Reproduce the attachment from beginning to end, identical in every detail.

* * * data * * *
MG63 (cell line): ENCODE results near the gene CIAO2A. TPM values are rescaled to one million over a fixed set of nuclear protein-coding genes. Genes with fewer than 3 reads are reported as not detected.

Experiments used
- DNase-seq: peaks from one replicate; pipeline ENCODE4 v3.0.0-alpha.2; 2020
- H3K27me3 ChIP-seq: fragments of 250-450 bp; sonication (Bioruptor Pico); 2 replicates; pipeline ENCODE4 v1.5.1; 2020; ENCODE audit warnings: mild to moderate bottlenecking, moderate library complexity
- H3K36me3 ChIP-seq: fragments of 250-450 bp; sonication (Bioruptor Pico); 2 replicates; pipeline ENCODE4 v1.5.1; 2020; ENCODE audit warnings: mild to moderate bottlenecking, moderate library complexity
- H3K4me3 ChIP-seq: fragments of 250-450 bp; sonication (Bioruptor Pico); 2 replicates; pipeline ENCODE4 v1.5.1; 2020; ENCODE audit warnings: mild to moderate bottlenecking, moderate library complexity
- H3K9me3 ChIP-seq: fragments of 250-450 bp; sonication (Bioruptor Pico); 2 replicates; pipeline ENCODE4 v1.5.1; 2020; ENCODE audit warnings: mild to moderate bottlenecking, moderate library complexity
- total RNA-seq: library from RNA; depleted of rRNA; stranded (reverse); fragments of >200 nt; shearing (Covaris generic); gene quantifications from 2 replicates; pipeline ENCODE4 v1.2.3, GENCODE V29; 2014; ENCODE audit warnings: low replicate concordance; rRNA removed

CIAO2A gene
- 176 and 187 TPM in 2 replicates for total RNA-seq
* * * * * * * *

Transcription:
MG63 (cell line): ENCODE results near the gene CIAO2A. TPM values are rescaled to one million over a fixed set of nuclear protein-coding genes. Genes with fewer than 3 reads are reported as not detected.

Experiments used
- DNase-seq: peaks from one replicate; pipeline ENCODE4 v3.0.0-alpha.2; 2020
- H3K27me3 ChIP-seq: fragments of 250-450 bp; sonication (Bioruptor Pico); 2 replicates; pipeline ENCODE4 v1.5.1; 2020; ENCODE audit warnings: mild to moderate bottlenecking, moderate library complexity
- H3K36me3 ChIP-seq: fragments of 250-450 bp; sonication (Bioruptor Pico); 2 replicates; pipeline ENCODE4 v1.5.1; 2020; ENCODE audit warnings: mild to moderate bottlenecking, moderate library complexity
- H3K4me3 ChIP-seq: fragments of 250-450 bp; sonication (Bioruptor Pico); 2 replicates; pipeline ENCODE4 v1.5.1; 2020; ENCODE audit warnings: mild to moderate bottlenecking, moderate library complexity
- H3K9me3 ChIP-seq: fragments of 250-450 bp; sonication (Bioruptor Pico); 2 replicates; pipeline ENCODE4 v1.5.1; 2020; ENCODE audit warnings: mild to moderate bottlenecking, moderate library complexity
- total RNA-seq: library from RNA; depleted of rRNA; stranded (reverse); fragments of >200 nt; shearing (Covaris generic); gene quantifications from 2 replicates; pipeline ENCODE4 v1.2.3, GENCODE V29; 2014; ENCODE audit warnings: low replicate concordance; rRNA removed

CIAO2A gene
- 176 and 187 TPM in 2 replicates for total RNA-seq